On top of all of those links to news articles, I was told of a Sudanese political figure, by X., named Mubarak al-Mahdi, and how he was instrumental to Sudan and its current political alliance with Israel, and his endorsement of the Sudan Uprising, so I decided to do research on this, and as it turns out, Mubarak al-Mahdi is a monumental fangirl for Israel, and that normalisation with Israel is ‘no big deal’, while not having a necessarily favourable view of Palestinians (also reported by/published on 5Pillars, and MEMRI – yes, THAT MEMRI, which was “co-founded in 1998 by Yigal Carmon, a former Israeli military intelligence officer and Meyrav Wurmser, an Israeli-born American political scientist”), and that he supported the protests and wanted Bashir to step down. I also have found an article from Haaretz that makes a mention of Mossad personnel meeting up with Sudanese officials, alongside confirming Israel-Sudan ties, and having close relations with both sides of the Sudan conflict (military forces, and Bashir’s “regime”) (nota bene: Haaretz shoves some articles behind a paywall, so I had to archive it so, enjoy).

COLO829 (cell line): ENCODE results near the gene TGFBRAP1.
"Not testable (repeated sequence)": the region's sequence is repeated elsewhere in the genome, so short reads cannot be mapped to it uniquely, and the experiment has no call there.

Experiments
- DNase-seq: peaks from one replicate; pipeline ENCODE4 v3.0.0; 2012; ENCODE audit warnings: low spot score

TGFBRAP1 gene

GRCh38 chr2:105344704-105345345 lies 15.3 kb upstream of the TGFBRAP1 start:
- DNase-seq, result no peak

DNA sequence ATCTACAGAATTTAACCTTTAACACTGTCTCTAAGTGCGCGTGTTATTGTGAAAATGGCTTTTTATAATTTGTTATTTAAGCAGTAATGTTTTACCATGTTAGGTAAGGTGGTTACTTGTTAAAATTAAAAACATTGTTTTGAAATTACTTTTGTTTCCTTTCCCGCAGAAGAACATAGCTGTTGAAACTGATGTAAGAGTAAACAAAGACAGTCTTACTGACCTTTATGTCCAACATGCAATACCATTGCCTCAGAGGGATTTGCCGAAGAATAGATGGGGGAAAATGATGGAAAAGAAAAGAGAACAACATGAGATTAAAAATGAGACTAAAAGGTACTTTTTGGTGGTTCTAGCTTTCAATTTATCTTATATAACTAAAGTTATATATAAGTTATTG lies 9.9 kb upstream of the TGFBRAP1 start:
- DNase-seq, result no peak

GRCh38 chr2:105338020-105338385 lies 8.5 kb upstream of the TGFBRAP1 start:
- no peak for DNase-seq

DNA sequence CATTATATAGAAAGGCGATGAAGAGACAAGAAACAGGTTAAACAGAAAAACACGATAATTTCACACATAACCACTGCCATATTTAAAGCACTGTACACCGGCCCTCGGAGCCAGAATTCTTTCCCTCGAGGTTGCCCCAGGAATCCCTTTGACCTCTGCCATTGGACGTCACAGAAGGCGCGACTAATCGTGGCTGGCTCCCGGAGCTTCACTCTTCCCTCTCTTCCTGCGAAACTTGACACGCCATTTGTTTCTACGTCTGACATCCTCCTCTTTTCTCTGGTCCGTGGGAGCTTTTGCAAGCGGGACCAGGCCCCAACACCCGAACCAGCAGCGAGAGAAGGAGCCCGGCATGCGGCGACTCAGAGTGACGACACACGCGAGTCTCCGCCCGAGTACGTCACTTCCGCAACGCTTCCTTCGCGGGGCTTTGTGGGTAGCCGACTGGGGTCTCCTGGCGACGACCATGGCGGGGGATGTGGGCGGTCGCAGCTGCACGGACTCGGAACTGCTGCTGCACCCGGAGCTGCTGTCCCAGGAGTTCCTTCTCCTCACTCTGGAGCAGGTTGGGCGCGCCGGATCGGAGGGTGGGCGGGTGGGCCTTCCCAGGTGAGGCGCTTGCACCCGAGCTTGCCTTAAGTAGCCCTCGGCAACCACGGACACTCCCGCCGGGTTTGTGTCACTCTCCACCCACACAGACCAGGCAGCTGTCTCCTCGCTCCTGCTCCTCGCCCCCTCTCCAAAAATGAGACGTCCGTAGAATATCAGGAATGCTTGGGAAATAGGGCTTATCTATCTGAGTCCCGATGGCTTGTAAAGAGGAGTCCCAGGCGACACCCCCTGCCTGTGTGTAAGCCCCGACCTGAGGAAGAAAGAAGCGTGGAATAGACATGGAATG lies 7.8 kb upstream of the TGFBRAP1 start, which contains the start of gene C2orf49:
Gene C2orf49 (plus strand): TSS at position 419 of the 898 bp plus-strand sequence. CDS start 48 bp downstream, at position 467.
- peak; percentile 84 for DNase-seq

If the news article URL overload is not enough, Al-Jazeera reported that Omar al-Bashir is to be charged for corruption, but not only that would be the case, Sudan’s military council chief, General Abdel Fattah al-Burhan “expressed Sudan’s aspiration to strengthen its relations with the United States as a superpower that has a positive role which the Sudanese people looks up to,” (H/T X.)